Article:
Cloud key-value stores are becoming increasingly more important. Challenging applications, requiring efficient and scalable access to massive data, arise every day. We focus on supporting interval queries (which are prevalent in several data intensive applications, such as temporal querying for temporal analytics), an efficient solution for which is lacking. We contribute a compound interval index structure, comprised of two tiers: (i) the MRSegmentTree (MRST), a key-value representation of the Segment Tree, and (ii) the Endpoints Index (EPI), a column family index that stores information for interval endpoints. In addition to the above, our contributions include: (i) algorithms for efficiently constructing and populating our indices using MapReduce jobs, (ii) techniques for efficient and scalable index maintenance, and (iii) algorithms for processing interval queries. We have implemented all algorithms using HBase and Hadoop, and conducted a detailed performance evaluation. We quantify the costs associated with the construction of the indices, and evaluate our query processing algorithms using queries on real data sets. We compare the performance of our approach to two alternatives: the native support for interval queries provided in HBase, and the execution of such queries using the Hive query execution tool. Our results show a significant speedup, far outperforming the state of the art.
ICDE 2013 homepage
The paper "HYENA: Hierarchical Type Classification for Entity Names" by Mohamed Amir Yosef, Sandro Bauer, Johannes Hoffart,
Marc Spaniol and Gerhard Weikum has been accepted for COLING 2012.
Inferring lexical type labels for entity mentions in texts is an important asset for NLP tasks like semantic role labeling and named entity disambiguation (NED). Prior work has focused on flat and relatively small type systems where most entities belong to exactly one type. This paper addresses very fine-grained types organized in a hierarchical taxonomy, with several hundreds of types at different levels. We present HYENA for multi-label hierarchical classification. HYENA exploits gazetteer features and accounts for the joint evidence for types at different levels. Experiments and an extrinsic study on NED demonstrate the practical viability of HYENA.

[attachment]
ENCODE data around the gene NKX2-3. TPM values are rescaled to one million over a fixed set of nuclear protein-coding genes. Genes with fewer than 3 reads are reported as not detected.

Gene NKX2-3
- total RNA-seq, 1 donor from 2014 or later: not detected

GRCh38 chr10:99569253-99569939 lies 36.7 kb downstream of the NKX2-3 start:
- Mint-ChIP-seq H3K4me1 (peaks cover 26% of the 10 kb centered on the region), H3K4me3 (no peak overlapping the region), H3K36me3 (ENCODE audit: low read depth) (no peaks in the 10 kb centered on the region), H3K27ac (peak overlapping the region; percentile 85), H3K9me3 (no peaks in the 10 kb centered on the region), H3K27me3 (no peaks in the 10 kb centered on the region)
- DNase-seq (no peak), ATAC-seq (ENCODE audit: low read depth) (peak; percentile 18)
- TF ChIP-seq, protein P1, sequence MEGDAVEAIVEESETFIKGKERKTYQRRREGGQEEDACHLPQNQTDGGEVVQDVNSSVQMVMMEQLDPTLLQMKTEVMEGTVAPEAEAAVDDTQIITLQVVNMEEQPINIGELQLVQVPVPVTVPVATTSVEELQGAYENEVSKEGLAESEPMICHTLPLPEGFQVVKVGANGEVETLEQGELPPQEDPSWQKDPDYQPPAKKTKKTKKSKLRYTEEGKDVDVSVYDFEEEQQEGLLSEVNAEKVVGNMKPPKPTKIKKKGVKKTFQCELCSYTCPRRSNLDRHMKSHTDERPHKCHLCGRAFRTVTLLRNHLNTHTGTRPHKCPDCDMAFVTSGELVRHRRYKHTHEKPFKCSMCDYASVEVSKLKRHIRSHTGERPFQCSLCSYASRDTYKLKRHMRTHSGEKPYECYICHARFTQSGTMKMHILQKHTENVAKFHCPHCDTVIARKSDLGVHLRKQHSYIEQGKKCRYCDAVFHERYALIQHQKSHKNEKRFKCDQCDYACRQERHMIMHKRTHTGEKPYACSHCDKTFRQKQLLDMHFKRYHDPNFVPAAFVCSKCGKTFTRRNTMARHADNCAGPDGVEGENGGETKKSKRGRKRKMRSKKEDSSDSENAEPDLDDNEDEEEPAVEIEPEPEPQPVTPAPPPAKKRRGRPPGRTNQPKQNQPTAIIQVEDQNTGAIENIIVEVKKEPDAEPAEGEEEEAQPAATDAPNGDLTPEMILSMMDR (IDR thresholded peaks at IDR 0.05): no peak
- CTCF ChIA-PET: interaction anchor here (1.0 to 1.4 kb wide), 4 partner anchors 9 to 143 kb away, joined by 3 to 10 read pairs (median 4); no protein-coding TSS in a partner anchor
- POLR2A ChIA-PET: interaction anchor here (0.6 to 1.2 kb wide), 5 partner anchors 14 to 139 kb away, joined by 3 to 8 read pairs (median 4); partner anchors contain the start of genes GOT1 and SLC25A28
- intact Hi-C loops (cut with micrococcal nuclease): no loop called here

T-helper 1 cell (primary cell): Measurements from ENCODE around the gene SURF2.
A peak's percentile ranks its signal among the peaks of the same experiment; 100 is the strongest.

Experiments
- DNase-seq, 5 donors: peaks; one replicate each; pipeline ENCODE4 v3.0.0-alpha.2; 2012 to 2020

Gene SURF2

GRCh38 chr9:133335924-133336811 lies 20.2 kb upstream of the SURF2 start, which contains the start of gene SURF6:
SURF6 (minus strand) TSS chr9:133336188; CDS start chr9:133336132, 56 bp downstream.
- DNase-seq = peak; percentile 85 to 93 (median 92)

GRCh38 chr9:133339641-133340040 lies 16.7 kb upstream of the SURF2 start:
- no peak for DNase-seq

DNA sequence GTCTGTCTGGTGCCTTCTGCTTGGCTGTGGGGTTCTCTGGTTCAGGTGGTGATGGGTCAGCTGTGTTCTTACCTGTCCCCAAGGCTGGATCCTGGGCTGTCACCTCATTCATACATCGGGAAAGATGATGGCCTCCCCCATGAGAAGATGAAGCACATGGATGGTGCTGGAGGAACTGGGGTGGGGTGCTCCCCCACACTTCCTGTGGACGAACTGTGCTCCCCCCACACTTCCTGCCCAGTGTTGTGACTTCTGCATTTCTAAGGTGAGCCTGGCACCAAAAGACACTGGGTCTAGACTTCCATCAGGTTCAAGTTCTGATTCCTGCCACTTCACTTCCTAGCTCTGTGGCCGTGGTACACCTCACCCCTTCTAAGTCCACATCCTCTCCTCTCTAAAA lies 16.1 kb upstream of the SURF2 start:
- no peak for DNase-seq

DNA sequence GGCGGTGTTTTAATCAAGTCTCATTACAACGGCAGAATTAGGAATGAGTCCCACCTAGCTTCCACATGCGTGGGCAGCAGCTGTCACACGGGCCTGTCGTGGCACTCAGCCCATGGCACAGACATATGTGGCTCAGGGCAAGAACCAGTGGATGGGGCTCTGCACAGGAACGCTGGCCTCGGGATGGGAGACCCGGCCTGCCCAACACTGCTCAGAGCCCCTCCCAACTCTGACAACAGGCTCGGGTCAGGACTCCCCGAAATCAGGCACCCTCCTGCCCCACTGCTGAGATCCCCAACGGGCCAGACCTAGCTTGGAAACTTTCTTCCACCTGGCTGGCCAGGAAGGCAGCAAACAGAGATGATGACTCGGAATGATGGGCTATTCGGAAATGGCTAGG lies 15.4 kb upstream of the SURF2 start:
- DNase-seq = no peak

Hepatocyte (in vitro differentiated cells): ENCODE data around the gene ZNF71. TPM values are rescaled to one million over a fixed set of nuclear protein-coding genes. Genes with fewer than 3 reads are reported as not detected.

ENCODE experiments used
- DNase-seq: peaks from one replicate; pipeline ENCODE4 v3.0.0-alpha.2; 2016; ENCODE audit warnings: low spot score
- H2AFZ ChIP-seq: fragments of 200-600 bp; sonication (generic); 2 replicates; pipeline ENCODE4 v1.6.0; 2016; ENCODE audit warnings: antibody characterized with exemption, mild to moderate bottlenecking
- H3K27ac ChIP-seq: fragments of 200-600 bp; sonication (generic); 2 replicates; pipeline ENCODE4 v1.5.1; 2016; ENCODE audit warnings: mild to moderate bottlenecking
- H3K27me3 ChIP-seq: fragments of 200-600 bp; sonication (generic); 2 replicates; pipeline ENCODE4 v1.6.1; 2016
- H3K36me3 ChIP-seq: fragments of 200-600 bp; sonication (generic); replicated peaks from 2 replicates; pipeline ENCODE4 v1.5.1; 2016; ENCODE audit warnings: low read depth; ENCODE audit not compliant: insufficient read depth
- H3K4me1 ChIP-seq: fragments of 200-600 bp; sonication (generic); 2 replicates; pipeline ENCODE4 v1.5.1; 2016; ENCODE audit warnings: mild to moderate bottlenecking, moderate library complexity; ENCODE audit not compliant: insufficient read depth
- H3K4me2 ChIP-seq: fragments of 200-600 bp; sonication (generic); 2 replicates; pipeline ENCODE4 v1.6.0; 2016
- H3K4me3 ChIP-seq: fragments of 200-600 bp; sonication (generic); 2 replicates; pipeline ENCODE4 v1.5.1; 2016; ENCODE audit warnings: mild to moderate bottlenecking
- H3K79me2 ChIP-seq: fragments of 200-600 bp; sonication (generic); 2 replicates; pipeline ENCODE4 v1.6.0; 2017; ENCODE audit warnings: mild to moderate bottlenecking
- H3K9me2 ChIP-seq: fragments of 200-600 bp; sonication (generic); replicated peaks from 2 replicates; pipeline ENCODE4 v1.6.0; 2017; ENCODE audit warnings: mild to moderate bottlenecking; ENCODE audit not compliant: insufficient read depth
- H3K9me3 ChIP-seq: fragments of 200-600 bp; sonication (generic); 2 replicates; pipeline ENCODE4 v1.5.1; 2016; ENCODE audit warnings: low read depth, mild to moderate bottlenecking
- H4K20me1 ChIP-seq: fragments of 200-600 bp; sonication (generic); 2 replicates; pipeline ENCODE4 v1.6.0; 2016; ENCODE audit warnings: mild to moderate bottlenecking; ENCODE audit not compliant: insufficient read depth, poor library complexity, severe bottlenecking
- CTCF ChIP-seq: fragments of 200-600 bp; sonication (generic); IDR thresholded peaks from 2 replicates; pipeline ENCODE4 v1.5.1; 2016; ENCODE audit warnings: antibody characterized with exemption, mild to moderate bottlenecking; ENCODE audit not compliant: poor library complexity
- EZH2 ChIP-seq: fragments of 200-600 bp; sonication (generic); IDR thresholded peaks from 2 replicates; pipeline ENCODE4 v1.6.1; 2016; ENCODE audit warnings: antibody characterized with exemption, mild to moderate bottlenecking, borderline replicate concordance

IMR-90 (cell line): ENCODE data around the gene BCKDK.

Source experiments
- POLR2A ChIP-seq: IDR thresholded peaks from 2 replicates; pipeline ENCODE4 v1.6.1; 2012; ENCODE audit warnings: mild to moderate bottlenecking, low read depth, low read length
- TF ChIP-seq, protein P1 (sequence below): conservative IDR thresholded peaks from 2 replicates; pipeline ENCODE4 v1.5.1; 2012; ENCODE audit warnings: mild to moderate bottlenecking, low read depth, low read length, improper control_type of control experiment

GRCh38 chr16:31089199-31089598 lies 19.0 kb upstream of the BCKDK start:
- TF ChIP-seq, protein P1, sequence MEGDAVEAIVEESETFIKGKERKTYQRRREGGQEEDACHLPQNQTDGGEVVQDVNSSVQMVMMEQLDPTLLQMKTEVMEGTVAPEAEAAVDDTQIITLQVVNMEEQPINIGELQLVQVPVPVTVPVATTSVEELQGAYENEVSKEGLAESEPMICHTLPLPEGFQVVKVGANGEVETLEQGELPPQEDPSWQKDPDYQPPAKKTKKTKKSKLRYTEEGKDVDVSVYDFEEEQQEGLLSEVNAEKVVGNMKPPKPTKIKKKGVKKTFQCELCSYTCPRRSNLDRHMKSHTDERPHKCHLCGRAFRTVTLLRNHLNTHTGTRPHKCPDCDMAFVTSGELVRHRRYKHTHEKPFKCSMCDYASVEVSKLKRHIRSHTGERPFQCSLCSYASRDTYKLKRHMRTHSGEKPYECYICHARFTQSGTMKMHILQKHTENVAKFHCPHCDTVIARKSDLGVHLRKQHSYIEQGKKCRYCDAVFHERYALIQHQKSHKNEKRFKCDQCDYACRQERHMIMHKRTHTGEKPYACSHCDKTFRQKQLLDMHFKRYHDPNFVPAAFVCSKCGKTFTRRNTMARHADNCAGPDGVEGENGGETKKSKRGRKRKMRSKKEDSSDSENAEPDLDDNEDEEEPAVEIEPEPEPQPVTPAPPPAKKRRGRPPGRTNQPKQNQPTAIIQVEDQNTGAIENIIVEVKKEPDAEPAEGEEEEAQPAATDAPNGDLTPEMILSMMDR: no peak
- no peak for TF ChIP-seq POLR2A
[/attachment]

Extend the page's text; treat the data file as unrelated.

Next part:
COLING 2012 homepage
The paper "PRAVDA-live: Interactive Knowledge Harvesting" by Yafang Wang, Maximilian Dylla, Zhaouchun Ren, Marc Spaniol and Gerhard Weikum has been accepted for the CIKM 2012 demo session.
Acquiring high-quality (temporal) facts for knowledge bases is a labor-intensive process. Although there has been recent progress in the area of semi-supervised fact extraction, these approaches still have limitations, including a restricted corpus, a fixed set of relations to be extracted or a lack of assessment capabilities. In this paper we introduce PRAVDA-live, a framework that overcomes these limitations and supports the entire pipeline of interactive knowledge harvesting. To this end, our demo exhibits temporal fact extraction from ad-hoc corpus creation, via relation specification, labeling and assessment all the way to ready-to-use RDF exports.
CIKM 2012 homepage
The paper "LINDA: Distributed Web-of-Data-Scale Entity Matching" by Christoph Böhm, Gerard de Melo, Felix Naumann and Gerhard Weikum has been accepted for CIKM 2012.
Linked Data has emerged as a powerful way of interconnecting structured data on the Web. However, the crosslinkage between Linked Data sources is not as extensive as one would hope for. In this paper, we formalize the task of automatically creating “sameAs” links across data sources in a globally consistent manner. Our algorithm, presented in a multi-core as well as a distributed version, achieves this link generation by accounting for joint evidence of a match. Experiments conrm that our system scales beyond 100 million entities and delivers highly accurate results despite the vast heterogeneity and daunting scale.
CIKM 2012 homepage
The paper "KORE: Keyphrase Overlap Relatedness for Entity Disambiguation" by Johannes Hoffart, Stephan Seufert, Dat Ba Nguyen, Martin Theobald and Gerhard Weikum has been accepted for CIKM 2012.